Solar and Biomass
Although Papua New Guinea (PNG) does not have any large solar projects yet, it could be a major contributor to the grid in the future due to its competitive price and great conditions in many parts of PNG.
However, the obstacles to solar gaining a foothold in PNG are more regulatory than economic. Tax credits/incentives and a firm renewables energy target are government policies that are desperately needed to drive investment.
In the meantime, a smaller way that solar energy can contribute is by off-grid solutions, such as by adding solar panels to the roofs of schools, hospitals, and other public institutions.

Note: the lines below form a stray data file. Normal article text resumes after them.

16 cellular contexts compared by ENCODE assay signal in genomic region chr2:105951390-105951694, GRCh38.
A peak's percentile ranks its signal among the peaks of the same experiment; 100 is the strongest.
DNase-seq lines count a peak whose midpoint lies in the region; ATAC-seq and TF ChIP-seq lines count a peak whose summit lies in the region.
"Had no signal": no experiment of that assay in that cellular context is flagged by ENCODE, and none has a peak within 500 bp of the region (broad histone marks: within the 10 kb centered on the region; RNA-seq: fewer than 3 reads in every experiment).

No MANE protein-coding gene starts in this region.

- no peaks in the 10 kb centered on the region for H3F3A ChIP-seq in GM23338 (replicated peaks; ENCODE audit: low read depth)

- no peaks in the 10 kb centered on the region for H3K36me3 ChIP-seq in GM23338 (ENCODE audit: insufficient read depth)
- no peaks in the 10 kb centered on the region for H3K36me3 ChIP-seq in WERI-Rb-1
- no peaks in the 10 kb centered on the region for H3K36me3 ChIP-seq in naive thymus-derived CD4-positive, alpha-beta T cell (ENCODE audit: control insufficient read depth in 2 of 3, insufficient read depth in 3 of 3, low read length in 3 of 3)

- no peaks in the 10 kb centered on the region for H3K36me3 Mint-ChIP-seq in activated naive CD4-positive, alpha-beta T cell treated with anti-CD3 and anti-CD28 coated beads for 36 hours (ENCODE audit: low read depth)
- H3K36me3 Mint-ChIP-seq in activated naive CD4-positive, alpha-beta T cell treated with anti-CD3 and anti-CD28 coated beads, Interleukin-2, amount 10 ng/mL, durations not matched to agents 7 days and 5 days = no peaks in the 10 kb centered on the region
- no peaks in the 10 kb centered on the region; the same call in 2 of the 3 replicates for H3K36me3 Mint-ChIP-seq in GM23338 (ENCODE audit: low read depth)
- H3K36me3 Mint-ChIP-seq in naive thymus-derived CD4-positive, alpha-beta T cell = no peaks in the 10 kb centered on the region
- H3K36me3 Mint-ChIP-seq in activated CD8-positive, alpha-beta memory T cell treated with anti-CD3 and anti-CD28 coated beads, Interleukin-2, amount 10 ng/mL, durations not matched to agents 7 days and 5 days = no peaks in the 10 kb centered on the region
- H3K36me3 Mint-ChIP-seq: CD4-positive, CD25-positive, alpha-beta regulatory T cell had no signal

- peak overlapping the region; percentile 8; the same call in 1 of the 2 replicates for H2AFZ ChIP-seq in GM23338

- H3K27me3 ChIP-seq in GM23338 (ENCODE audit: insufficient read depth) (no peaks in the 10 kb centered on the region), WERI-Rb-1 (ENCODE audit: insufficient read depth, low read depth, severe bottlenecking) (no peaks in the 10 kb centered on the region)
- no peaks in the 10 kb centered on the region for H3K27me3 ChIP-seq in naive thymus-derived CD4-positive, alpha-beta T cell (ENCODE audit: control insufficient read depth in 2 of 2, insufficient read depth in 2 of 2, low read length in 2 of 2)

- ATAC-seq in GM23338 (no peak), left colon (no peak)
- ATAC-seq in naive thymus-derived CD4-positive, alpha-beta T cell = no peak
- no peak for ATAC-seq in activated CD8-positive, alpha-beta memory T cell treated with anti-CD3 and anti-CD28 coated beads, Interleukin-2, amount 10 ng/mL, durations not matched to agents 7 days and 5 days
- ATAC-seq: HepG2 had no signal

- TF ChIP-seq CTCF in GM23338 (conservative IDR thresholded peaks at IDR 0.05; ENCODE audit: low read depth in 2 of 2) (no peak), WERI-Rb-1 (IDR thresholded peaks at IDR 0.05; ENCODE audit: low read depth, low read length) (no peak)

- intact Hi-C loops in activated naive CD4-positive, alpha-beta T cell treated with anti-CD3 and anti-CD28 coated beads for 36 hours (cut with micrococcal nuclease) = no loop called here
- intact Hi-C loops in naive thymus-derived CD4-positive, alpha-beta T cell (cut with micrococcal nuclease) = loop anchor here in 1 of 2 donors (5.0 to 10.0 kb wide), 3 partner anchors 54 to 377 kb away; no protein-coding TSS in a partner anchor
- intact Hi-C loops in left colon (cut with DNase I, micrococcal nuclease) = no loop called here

Biomass creates electricity by burning plant products, often from plantation timber (large scale level) or excess agricultural produce (small scale level). It can be carbon neutral if the plant products are harvested and managed sustainably. This is because the next generation of growing plants recaptures the carbon released when burning the previous generation of plant material.
Large biomass facilities can produce energy for the grid, such as the new 30MW biomass project in the Markham River Valley. Biomass can also work at a small scale village or town level – especially in areas that produce a lot of agricultural produce. The excess plant products that are not consumed or used can be used to create energy for the whole village.